Autocratic or Democratic: Uncertainty in Egypt’s Leader

A profile on Egyptian President Abdel Fattah el-Sisi By Gabrielle Corrigan

Since the self-immolating demonstration of the fruit stand owner, Mohammed Bouazizi, in a humble area of central Tunisia, protests and revolutions have made violent waves across the North African and Middle Eastern regions, from Morocco to Turkey. Currently, the violence is climaxing in violent clashes between radical Islamist groups—such as the Islamic State and the Muslim Brotherhood—and their more secular counterparts.

Emerging from the conflict is Egyptian President Abdel Fattah el-Sisi, framing himself as an innovative Egyptian leader trying to rebuild a broken state and divided society with a centralized, secular government in a strongly Islamic region. Yet his diplomatic resolution to the Middle Eastern and Egyptian conflict and his vociferousness on creating economic and social wealth for Egypt is tainted with his blatant expunging of groups that he considers a threat to his national vision, such as the Muslim Brotherhood.[1] The inconsistency between his actions and his declared goals has made critics question whether he really wants to foster Egyptian freedom and equality or whether his motives stem from an authoritarian basis.

Following ex-President Hosni Mubarak’s failed dictatorship, el-Sisi entered the military and political arena as a member of the Supreme Council of the Armed Forces (SCAF).[2] Because of his support for Morsi’s regime and his work with the Muslim Brotherhood, he was appointed field marshal of the Egyptian military. However, on June 30th, 2013, mass rioting and protests occupied the streets of Egyptian metropolises sparked by a petition for the resignation of President Morsi and the Muslim Brotherhood endorsed at the hands of approximately 22 million Egyptian signatures.[3] With wide-spread support, Field Marshal el-Sisi lead a military coup overthrowing the Muslim Brotherhood government.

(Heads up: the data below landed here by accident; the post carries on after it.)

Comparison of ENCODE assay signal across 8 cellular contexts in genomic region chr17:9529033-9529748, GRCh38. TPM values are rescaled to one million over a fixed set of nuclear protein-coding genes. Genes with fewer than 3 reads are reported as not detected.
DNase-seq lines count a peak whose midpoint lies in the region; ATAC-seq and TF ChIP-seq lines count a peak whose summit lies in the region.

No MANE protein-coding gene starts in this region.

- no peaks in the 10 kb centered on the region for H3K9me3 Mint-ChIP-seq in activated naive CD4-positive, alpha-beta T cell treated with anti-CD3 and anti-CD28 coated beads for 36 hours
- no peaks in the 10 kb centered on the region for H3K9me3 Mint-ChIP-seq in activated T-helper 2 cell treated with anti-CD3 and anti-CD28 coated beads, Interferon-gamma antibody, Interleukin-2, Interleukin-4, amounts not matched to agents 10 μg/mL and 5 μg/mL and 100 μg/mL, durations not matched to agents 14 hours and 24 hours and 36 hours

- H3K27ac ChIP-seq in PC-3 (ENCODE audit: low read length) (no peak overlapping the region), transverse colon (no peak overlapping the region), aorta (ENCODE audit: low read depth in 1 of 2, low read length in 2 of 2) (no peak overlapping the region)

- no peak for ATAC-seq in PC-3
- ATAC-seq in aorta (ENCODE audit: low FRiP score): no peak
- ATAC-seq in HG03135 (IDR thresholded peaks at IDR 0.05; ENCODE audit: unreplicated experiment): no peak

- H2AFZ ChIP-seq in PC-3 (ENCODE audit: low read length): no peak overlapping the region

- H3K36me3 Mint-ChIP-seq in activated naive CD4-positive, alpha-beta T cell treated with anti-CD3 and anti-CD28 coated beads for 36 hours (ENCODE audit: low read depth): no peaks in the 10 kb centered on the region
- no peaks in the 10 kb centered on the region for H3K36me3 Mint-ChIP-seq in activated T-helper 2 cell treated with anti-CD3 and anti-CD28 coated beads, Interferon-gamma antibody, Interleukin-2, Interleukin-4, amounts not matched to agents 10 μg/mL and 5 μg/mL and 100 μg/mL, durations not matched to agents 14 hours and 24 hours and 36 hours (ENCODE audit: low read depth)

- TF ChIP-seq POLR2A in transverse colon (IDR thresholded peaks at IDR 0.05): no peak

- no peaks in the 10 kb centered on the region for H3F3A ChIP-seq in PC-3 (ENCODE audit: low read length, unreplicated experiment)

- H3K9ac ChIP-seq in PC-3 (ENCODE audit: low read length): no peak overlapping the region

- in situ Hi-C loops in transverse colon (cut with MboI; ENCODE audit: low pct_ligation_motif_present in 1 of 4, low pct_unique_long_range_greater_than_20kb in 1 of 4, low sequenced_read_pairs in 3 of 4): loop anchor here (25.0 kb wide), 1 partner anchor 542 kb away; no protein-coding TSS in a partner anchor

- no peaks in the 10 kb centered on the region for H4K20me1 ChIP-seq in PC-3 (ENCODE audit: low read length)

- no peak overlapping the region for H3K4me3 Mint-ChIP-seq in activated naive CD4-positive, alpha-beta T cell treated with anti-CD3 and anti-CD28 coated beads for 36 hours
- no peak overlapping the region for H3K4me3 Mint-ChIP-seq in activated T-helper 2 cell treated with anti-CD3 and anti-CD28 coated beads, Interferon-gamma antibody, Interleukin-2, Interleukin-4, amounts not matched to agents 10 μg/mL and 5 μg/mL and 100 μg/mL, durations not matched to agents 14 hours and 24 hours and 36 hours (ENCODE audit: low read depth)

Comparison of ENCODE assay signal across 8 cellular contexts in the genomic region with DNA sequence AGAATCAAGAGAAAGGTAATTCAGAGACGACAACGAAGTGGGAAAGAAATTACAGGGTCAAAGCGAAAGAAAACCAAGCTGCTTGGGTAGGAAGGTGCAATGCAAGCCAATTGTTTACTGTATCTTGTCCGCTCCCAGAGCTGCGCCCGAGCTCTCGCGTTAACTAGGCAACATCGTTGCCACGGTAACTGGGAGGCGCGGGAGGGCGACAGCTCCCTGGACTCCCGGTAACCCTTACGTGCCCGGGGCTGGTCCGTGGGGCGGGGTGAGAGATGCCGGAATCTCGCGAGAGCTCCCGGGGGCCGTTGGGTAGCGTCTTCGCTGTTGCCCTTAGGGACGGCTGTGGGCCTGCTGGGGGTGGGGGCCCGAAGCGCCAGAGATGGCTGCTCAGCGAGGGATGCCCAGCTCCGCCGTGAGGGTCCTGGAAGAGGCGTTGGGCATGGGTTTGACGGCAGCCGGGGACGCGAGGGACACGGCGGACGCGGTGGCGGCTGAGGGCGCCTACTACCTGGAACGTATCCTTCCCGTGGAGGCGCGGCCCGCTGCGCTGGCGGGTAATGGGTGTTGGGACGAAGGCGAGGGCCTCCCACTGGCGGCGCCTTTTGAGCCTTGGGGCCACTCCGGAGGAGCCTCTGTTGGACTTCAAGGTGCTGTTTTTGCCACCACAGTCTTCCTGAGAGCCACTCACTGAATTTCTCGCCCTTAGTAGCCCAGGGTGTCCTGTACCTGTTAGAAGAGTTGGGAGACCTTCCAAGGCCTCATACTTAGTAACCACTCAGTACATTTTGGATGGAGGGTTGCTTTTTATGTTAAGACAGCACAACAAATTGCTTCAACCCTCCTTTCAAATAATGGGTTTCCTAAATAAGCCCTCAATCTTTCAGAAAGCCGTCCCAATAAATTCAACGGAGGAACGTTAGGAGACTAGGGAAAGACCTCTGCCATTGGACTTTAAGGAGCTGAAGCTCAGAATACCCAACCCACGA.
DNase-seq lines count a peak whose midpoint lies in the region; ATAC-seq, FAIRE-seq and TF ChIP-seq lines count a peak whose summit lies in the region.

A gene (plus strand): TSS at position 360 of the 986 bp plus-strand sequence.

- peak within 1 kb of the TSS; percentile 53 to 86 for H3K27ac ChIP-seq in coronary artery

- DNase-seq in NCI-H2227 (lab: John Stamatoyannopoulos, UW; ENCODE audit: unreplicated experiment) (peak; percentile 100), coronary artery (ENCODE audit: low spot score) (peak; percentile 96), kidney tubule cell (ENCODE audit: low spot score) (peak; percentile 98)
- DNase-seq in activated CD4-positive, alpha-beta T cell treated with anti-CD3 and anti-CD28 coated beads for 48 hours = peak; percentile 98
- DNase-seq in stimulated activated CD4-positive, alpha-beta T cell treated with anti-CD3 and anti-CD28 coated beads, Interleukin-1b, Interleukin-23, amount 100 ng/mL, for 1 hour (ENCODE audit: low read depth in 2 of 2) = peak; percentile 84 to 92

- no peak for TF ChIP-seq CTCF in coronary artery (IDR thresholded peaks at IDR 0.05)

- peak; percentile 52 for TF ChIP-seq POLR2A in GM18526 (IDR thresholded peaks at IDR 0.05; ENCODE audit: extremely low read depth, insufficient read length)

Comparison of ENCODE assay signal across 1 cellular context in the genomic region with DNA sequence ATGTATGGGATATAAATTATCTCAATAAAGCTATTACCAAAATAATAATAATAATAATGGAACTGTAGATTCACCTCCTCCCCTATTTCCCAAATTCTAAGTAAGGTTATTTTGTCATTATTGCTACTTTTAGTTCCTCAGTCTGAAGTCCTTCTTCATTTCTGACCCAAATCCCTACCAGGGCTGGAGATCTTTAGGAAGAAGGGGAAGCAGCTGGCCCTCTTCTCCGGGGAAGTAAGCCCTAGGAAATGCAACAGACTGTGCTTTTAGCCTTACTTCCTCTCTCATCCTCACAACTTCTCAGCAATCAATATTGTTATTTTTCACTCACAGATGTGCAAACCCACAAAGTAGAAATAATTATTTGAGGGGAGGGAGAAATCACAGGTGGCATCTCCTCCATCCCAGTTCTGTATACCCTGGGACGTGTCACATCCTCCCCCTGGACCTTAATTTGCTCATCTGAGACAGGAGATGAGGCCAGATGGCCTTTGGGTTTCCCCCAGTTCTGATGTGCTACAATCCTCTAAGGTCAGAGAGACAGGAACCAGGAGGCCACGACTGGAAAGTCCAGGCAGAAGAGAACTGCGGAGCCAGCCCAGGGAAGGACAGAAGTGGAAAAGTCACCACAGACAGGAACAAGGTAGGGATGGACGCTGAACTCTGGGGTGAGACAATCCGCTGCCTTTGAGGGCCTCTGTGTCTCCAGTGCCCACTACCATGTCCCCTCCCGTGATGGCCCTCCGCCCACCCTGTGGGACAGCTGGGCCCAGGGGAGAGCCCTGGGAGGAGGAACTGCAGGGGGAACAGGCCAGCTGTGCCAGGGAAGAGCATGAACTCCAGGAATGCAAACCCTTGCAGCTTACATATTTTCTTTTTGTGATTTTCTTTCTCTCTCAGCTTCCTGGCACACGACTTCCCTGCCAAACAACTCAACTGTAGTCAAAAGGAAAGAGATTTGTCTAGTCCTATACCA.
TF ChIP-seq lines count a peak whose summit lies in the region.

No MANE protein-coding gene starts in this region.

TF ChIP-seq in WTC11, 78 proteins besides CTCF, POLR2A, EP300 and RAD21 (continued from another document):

Almost a year after the civil unrest took to the streets of Egypt’s arid cities, el-Sisi resigned from his defense minister position in the post-coup government and announced his 2014 presidential campaign on the platform that his government would be “guardians of the people's will.”[4] The el-Sisi campaign ran under the slogan “‘Long Live Egypt,’ outlining an ambitious plan to develop agriculture, housing, education and impoverished areas and boost employment through hard work by him and Egyptians alike.”[5]

Claiming to implement growth internally, which would address issues that former presidents Mubarak and Morsi ignored, he seems to be listening to the citizens’ cries for a better quality of life. In an interview with Associated Press, he suggests that “by fighting poverty, improving education and moderating religious discourse,” the Middle East and North Africa can successfully fight terrorist and radical Islamist groups on a social level rather than by force.[6]However, despite his promising rhetoric, his words have not matched his actions as he has been using extreme force to combat Islamist militant groups in Egypt, imprisoning and killing many Egyptians for their Islamic views.[7]

He argues that there should be a far reaching-fight against all militant groups who use Islam as a façade for their destructive motives.[8] He has “called on all who follow the true Islam,” in a speech at the Armed Forces’ Department of Moral Affairs during his work as defense minister, “to improve the image of this religion in front of the world, after Islam has been for decades convicted of violence and destruction around the world, due to the crimes falsely committed in the name of Islam.”[9]